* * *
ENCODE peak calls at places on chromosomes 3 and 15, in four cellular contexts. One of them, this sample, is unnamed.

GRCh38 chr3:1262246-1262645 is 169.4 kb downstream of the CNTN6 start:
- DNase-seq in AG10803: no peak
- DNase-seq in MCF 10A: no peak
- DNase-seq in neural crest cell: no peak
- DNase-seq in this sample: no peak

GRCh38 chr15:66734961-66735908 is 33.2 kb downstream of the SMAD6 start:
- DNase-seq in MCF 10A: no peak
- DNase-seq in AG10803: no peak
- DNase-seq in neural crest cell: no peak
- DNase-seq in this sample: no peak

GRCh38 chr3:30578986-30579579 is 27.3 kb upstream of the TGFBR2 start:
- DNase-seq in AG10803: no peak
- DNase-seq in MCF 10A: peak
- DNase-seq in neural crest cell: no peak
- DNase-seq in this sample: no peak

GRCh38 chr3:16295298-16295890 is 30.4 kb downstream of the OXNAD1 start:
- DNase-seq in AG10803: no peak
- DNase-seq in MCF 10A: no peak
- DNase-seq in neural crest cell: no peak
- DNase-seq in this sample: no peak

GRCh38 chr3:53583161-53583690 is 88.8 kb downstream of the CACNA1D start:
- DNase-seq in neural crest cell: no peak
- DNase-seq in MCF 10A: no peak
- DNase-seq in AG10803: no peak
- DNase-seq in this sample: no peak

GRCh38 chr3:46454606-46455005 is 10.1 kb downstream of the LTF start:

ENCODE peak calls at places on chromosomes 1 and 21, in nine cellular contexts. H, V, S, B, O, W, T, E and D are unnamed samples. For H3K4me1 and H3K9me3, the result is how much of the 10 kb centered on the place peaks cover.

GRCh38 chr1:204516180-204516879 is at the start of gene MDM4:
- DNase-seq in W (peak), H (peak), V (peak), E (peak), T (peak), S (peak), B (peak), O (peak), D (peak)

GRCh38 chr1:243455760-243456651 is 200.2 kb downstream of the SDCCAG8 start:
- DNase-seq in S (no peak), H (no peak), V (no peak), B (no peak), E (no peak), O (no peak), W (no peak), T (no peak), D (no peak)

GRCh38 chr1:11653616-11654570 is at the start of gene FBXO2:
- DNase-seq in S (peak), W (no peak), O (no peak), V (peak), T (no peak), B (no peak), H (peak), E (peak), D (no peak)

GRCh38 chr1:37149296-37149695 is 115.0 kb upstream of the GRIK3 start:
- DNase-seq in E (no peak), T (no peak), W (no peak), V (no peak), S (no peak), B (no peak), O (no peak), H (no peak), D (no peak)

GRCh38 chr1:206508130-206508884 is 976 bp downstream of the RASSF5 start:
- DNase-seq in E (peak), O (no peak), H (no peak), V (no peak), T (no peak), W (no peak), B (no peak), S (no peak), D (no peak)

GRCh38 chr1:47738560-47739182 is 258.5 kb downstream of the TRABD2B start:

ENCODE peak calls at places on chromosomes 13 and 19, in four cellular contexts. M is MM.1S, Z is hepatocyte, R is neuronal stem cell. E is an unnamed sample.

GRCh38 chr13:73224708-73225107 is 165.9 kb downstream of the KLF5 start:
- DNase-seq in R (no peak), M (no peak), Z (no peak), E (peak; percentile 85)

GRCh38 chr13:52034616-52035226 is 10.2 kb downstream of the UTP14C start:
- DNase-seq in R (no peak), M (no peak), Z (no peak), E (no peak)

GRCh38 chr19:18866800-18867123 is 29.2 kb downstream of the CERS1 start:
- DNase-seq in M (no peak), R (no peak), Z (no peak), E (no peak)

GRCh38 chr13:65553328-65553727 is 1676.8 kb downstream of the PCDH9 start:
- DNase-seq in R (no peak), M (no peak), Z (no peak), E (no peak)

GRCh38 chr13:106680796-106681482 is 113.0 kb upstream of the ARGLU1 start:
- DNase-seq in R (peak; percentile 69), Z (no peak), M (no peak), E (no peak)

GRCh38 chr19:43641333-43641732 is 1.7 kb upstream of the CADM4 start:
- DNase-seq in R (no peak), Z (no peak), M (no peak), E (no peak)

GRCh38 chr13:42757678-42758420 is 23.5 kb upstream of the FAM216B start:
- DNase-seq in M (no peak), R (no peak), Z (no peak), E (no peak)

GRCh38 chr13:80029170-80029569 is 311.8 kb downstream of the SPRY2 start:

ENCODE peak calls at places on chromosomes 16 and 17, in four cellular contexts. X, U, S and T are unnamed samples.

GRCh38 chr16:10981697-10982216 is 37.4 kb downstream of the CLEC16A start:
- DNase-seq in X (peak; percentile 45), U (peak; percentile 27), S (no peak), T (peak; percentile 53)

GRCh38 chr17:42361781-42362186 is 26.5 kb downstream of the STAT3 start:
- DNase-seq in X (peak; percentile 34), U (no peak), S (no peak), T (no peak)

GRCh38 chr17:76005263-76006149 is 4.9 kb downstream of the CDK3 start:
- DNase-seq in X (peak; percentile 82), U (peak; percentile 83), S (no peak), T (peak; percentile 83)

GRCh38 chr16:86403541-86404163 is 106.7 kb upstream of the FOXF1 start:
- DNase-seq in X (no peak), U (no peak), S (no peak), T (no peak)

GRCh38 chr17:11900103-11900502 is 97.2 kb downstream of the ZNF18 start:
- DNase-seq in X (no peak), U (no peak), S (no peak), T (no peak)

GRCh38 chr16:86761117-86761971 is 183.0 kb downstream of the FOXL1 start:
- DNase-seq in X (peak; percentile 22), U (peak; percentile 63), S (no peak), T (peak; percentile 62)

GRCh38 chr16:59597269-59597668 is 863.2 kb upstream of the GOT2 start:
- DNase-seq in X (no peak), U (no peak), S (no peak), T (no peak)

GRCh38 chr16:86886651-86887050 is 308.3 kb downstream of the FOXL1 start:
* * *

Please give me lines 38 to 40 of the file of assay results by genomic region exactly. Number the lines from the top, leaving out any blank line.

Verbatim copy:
- DNase-seq in E (peak), O (no peak), H (no peak), V (no peak), T (no peak), W (no peak), B (no peak), S (no peak), D (no peak)

GRCh38 chr1:47738560-47739182 is 258.5 kb downstream of the TRABD2B start:

ENCODE peak calls at places on chromosomes 13 and 19, in four cellular contexts. M is MM.1S, Z is hepatocyte, R is neuronal stem cell. E is an unnamed sample.